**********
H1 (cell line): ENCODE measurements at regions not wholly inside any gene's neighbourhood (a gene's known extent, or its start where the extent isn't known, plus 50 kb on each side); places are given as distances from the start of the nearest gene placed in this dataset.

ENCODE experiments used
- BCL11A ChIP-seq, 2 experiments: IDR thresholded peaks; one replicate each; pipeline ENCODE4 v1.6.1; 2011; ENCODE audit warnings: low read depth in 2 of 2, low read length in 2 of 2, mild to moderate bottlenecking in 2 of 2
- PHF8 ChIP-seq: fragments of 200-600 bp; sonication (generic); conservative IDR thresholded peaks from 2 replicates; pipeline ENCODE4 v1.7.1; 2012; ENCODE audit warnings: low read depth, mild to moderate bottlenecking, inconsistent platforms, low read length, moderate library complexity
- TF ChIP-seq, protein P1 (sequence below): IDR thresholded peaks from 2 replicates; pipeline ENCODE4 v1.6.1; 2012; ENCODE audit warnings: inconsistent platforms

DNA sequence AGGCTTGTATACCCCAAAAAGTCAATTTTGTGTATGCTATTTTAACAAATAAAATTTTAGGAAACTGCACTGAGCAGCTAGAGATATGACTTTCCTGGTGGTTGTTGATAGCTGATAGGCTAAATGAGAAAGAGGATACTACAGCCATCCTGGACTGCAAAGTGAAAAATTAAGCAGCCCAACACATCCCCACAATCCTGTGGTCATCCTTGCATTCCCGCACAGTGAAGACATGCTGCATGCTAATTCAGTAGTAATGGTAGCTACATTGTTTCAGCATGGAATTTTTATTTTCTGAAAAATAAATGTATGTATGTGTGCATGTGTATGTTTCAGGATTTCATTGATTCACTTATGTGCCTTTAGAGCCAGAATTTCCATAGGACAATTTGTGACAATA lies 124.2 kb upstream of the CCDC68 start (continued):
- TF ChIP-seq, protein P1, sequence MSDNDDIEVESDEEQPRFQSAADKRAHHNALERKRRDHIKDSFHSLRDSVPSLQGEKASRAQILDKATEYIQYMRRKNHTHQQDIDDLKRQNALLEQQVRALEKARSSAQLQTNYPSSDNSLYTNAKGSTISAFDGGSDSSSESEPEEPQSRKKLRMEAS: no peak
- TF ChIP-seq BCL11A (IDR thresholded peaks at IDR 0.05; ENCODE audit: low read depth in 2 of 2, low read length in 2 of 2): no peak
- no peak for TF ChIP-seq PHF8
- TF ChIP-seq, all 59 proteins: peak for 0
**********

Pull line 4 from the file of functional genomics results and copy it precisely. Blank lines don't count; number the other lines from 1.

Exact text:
- PHF8 ChIP-seq: fragments of 200-600 bp; sonication (generic); conservative IDR thresholded peaks from 2 replicates; pipeline ENCODE4 v1.7.1; 2012; ENCODE audit warnings: low read depth, mild to moderate bottlenecking, inconsistent platforms, low read length, moderate library complexity